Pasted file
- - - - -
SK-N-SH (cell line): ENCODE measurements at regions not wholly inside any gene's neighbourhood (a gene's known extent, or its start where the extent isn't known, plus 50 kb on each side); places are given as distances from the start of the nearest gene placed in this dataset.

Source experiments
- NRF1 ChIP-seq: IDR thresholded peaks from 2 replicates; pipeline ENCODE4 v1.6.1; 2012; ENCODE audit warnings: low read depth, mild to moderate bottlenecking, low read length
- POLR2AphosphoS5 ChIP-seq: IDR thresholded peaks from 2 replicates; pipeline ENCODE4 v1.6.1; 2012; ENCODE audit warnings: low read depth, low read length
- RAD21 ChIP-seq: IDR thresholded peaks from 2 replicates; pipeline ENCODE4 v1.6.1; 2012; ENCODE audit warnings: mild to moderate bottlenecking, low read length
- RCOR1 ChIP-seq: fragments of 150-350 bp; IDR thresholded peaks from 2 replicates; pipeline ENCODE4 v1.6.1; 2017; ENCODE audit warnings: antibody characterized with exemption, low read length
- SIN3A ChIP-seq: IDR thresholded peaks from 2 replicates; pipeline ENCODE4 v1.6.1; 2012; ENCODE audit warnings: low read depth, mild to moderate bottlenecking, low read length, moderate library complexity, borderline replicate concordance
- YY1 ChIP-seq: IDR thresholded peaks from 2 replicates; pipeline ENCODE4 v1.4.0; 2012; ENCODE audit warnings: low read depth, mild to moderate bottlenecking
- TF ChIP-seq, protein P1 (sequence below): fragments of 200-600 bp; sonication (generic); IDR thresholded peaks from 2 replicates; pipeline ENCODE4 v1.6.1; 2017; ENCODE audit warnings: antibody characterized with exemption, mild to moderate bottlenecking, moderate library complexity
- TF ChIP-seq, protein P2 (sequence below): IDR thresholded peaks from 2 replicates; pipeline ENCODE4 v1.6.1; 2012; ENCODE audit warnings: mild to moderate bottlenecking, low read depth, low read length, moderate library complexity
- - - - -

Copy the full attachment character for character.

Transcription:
SK-N-SH (cell line): ENCODE measurements at regions not wholly inside any gene's neighbourhood (a gene's known extent, or its start where the extent isn't known, plus 50 kb on each side); places are given as distances from the start of the nearest gene placed in this dataset.

Source experiments
- NRF1 ChIP-seq: IDR thresholded peaks from 2 replicates; pipeline ENCODE4 v1.6.1; 2012; ENCODE audit warnings: low read depth, mild to moderate bottlenecking, low read length
- POLR2AphosphoS5 ChIP-seq: IDR thresholded peaks from 2 replicates; pipeline ENCODE4 v1.6.1; 2012; ENCODE audit warnings: low read depth, low read length
- RAD21 ChIP-seq: IDR thresholded peaks from 2 replicates; pipeline ENCODE4 v1.6.1; 2012; ENCODE audit warnings: mild to moderate bottlenecking, low read length
- RCOR1 ChIP-seq: fragments of 150-350 bp; IDR thresholded peaks from 2 replicates; pipeline ENCODE4 v1.6.1; 2017; ENCODE audit warnings: antibody characterized with exemption, low read length
- SIN3A ChIP-seq: IDR thresholded peaks from 2 replicates; pipeline ENCODE4 v1.6.1; 2012; ENCODE audit warnings: low read depth, mild to moderate bottlenecking, low read length, moderate library complexity, borderline replicate concordance
- YY1 ChIP-seq: IDR thresholded peaks from 2 replicates; pipeline ENCODE4 v1.4.0; 2012; ENCODE audit warnings: low read depth, mild to moderate bottlenecking
- TF ChIP-seq, protein P1 (sequence below): fragments of 200-600 bp; sonication (generic); IDR thresholded peaks from 2 replicates; pipeline ENCODE4 v1.6.1; 2017; ENCODE audit warnings: antibody characterized with exemption, mild to moderate bottlenecking, moderate library complexity
- TF ChIP-seq, protein P2 (sequence below): IDR thresholded peaks from 2 replicates; pipeline ENCODE4 v1.6.1; 2012; ENCODE audit warnings: mild to moderate bottlenecking, low read depth, low read length, moderate library complexity